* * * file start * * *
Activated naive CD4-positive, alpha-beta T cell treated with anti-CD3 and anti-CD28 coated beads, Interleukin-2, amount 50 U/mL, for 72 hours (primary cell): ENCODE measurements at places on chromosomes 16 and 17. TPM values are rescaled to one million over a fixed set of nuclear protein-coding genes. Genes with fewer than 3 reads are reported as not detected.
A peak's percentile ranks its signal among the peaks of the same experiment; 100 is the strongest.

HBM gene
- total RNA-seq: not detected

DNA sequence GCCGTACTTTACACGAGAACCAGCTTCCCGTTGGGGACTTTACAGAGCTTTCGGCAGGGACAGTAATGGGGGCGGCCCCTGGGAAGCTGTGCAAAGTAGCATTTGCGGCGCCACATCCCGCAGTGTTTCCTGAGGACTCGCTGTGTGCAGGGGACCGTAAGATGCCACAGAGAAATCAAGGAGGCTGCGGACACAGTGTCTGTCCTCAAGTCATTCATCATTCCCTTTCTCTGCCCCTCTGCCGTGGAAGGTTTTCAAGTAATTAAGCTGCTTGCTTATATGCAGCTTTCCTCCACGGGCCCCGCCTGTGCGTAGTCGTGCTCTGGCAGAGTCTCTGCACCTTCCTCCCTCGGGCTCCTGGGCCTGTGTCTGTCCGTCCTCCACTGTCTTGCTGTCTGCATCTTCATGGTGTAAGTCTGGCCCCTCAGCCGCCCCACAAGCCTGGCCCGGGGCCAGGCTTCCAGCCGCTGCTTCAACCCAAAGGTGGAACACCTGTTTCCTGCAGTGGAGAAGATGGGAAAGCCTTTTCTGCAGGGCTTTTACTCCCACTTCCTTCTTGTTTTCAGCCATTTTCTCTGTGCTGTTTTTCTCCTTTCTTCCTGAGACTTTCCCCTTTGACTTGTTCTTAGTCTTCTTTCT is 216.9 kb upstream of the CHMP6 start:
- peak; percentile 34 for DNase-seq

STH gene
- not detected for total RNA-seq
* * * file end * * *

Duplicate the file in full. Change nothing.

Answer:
Activated naive CD4-positive, alpha-beta T cell treated with anti-CD3 and anti-CD28 coated beads, Interleukin-2, amount 50 U/mL, for 72 hours (primary cell): ENCODE measurements at places on chromosomes 16 and 17. TPM values are rescaled to one million over a fixed set of nuclear protein-coding genes. Genes with fewer than 3 reads are reported as not detected.
A peak's percentile ranks its signal among the peaks of the same experiment; 100 is the strongest.

HBM gene
- total RNA-seq: not detected

DNA sequence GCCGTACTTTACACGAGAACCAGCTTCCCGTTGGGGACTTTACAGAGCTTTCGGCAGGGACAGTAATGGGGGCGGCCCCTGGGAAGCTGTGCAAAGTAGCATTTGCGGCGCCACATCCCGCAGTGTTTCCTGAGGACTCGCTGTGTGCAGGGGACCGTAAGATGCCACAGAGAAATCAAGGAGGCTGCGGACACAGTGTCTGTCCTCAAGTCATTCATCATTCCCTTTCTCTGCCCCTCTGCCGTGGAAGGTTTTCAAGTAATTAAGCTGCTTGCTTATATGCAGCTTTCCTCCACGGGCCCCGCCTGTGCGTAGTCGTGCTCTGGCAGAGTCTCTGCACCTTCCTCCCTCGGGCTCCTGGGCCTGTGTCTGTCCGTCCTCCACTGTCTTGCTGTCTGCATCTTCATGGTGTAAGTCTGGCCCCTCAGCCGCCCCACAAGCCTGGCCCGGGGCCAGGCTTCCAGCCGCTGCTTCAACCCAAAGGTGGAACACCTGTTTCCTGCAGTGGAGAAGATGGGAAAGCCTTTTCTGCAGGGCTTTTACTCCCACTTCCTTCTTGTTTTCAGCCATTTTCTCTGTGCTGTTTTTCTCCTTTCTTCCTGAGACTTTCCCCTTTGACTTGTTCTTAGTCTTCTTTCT is 216.9 kb upstream of the CHMP6 start:
- peak; percentile 34 for DNase-seq

STH gene
- not detected for total RNA-seq